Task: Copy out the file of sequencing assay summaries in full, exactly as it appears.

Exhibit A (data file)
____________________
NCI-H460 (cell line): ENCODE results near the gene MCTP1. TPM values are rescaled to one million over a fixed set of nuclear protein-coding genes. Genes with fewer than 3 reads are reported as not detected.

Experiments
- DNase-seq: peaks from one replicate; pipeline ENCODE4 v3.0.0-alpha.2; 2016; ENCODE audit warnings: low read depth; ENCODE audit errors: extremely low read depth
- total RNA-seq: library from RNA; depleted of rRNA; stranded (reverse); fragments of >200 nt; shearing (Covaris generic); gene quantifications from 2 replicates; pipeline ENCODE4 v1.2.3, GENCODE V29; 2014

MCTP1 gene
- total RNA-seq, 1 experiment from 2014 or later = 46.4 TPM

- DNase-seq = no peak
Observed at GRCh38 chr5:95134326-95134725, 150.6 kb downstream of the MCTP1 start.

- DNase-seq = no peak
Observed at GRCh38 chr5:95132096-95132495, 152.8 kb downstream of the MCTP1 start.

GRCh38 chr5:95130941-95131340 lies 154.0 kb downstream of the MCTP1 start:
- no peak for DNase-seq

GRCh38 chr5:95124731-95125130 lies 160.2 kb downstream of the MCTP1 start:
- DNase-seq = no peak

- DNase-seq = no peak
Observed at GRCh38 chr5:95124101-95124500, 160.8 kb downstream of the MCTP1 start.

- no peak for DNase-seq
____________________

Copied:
NCI-H460 (cell line): ENCODE results near the gene MCTP1. TPM values are rescaled to one million over a fixed set of nuclear protein-coding genes. Genes with fewer than 3 reads are reported as not detected.

Experiments
- DNase-seq: peaks from one replicate; pipeline ENCODE4 v3.0.0-alpha.2; 2016; ENCODE audit warnings: low read depth; ENCODE audit errors: extremely low read depth
- total RNA-seq: library from RNA; depleted of rRNA; stranded (reverse); fragments of >200 nt; shearing (Covaris generic); gene quantifications from 2 replicates; pipeline ENCODE4 v1.2.3, GENCODE V29; 2014

MCTP1 gene
- total RNA-seq, 1 experiment from 2014 or later = 46.4 TPM

- DNase-seq = no peak
Observed at GRCh38 chr5:95134326-95134725, 150.6 kb downstream of the MCTP1 start.

- DNase-seq = no peak
Observed at GRCh38 chr5:95132096-95132495, 152.8 kb downstream of the MCTP1 start.

GRCh38 chr5:95130941-95131340 lies 154.0 kb downstream of the MCTP1 start:
- no peak for DNase-seq

GRCh38 chr5:95124731-95125130 lies 160.2 kb downstream of the MCTP1 start:
- DNase-seq = no peak

- DNase-seq = no peak
Observed at GRCh38 chr5:95124101-95124500, 160.8 kb downstream of the MCTP1 start.

- no peak for DNase-seq